So what does this mean for the home gardener? In some instances we may save seed from an inadvertent cross and the following season we would see the effect of the cross. In others however, the "visual" effects of the cross may not show up until later generations after we saved seed again (I would suspect this to be a much more prevalent problem with crosses in the same species rather then merely the same genus).

Say we again pollinate our unsuspected F1 (which looks to us to be identical to a pure butternut squash) with an actual genetically pure butternut. The completely dominate alleles could potentially repress the recessive ones again and we may never know that we in fact are breeding an impure cultivar, at least the genotypic level. The next question is does it matter? If it looks like a butternut, acts like a butternut, and tastes like a butternut, how much should we worry about the genome of our garden plants?

So I told you that story to tell you this one: First of all, this is a scientific answer and the reality is that studies done in a lab and growing vegetables in your garden are two totally separate entities. Secondly, I wouldn't be too worried. Most of our garden crops will remain true to type without much help from us. The vast majority of the time, you will be fine. There are a few cases where cross pollination is a real risk (corn and same-species squash right of my head) for the most part your going to be saving true seed. If by chance you have 3 out of 100 seeds that do not grow true, I don't think that is enough to worry about, even when sharing seeds. It may also be important to note that many of these accidental crosses have actually ended up with desirable outcomes. But, If you are still worried about saving 100% genetically pure cultivars of OP crops the preventative measures are not usually difficult, and many plants do not require much, if any.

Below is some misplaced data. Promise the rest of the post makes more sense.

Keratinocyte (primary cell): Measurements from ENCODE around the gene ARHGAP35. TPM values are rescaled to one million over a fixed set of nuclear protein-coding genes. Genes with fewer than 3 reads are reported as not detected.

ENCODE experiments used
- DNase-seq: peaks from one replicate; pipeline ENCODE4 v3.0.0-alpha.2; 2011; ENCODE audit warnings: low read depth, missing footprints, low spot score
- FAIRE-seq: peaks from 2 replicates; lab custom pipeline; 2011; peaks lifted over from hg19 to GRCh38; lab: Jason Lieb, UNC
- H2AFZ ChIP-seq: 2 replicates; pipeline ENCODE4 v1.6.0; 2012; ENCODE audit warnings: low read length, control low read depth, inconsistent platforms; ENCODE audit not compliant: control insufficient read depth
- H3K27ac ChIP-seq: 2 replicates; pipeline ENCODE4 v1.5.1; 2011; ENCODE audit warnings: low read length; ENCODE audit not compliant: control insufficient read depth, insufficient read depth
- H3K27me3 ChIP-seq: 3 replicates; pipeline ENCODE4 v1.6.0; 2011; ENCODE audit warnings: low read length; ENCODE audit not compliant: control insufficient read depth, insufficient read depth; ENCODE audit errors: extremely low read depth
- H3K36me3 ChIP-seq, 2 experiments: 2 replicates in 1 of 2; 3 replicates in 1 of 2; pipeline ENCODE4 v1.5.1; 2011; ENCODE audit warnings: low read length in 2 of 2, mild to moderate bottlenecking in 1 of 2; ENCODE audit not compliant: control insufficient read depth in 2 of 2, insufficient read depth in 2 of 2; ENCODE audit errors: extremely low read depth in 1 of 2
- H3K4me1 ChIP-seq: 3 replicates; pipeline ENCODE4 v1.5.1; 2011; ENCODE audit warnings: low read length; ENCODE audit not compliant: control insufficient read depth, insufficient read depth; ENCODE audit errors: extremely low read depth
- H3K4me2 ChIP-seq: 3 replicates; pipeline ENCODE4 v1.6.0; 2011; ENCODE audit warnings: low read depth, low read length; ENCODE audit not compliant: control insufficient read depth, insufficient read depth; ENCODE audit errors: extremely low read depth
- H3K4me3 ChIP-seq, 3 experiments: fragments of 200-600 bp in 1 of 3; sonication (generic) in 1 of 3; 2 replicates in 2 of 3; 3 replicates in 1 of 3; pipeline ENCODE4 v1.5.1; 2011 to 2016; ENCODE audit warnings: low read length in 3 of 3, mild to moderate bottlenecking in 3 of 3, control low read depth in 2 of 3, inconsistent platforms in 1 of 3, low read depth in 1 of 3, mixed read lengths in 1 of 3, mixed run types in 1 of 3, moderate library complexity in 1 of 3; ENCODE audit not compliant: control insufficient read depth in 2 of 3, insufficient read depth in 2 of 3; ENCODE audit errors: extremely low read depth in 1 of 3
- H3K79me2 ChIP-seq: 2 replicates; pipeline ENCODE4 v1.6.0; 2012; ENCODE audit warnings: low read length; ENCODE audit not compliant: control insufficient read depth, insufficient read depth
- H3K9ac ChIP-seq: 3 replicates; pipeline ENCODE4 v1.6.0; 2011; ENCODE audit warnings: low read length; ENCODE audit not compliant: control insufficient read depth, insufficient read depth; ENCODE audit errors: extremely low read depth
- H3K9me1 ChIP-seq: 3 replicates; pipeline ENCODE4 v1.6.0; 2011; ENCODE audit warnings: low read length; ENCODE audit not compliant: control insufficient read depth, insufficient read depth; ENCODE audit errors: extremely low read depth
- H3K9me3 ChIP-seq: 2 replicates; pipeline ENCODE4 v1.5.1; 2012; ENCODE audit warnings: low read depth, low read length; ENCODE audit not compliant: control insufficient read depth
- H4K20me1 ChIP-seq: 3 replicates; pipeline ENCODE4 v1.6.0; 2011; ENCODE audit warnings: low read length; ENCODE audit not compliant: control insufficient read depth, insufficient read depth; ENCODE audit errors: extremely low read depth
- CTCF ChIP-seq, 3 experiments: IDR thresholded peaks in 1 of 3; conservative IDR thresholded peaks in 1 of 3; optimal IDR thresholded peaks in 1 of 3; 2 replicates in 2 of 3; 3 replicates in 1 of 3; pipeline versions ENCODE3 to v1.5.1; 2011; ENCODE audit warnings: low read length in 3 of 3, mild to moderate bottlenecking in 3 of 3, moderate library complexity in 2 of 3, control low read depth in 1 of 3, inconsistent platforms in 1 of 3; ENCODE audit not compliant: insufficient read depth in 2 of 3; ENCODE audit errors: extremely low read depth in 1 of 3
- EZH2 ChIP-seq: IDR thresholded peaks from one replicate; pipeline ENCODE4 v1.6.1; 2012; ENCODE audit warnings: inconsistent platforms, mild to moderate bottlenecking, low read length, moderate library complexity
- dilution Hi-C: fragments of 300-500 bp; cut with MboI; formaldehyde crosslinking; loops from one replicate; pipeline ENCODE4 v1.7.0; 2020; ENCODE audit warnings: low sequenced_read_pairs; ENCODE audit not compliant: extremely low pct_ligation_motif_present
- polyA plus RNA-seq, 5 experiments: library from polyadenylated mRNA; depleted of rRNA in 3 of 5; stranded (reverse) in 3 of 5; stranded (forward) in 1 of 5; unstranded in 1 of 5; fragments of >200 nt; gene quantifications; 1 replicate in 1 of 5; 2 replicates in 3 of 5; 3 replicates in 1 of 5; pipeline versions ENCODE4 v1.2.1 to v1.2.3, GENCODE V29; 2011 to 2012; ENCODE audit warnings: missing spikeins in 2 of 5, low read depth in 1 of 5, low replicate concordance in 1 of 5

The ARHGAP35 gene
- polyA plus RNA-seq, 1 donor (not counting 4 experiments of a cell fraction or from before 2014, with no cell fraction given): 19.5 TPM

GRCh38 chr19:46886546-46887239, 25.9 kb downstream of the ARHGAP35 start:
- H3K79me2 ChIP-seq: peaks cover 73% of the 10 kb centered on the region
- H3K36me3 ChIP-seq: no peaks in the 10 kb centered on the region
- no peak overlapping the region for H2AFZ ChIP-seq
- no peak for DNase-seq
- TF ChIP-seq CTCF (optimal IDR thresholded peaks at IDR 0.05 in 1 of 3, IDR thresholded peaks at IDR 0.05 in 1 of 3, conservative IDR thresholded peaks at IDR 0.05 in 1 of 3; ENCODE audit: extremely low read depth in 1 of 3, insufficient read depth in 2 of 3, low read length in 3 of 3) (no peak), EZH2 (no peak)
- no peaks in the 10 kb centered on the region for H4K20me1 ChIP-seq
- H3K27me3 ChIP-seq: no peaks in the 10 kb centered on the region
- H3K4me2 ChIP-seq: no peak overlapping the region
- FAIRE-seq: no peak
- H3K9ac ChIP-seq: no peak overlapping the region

This post was edited by ZachS on Fri, Jan 24, 14 at 17:56

    Bookmark   January 24, 2014 at 3:23PM
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I too am concerned about cross-pollination. Can I plant Scropion peppers and Haberno in the same garden and successfully save seeds?


    Bookmark   February 5, 2014 at 7:36AM
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digdirt2(6b-7a No.Cent. AR HZ8 Sun-35)

Can I plant Scropion peppers and Haberno in the same garden and successfully save seeds?

Probably but there are several different varieties of both so if you are using one of the hybrid varieties they may not breed true anyway.

If you want a 100% guarantee of seed purity and they are not hybrids then just bag some of the blooms. See the FAQ on preventing cross-pollination.


    Bookmark   February 5, 2014 at 3:45PM
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This webinar from Seed Savers Exchange talks about cross pollination issues in peppers. Great info on seed saving!

Here is a link that might be useful: Pepper Seed Saving Video

    Bookmark   February 12, 2014 at 11:15PM
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Dear Zach S.,

I completely agree with your approximation of crossing C. Pepo and C. argyrosperma. The attached article notes that crosses of C. Mixta (C. argyrosperma's old name) and C. Pepo are able to cross and can be more resistant to pests than the origional C. Pepo.

Here is a link that might be useful: Plant Resistance to Insects in vegetable s for the Southern United States

    Bookmark   April 10, 2014 at 1:43PM
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How long after harvesting seeds form tomatoes and peppers can they be planted? I would like to use seeds from this seasons harvest to plant a second crop at the end of the Summer since we have a late Winter here.

    Bookmark   June 11, 2014 at 2:35PM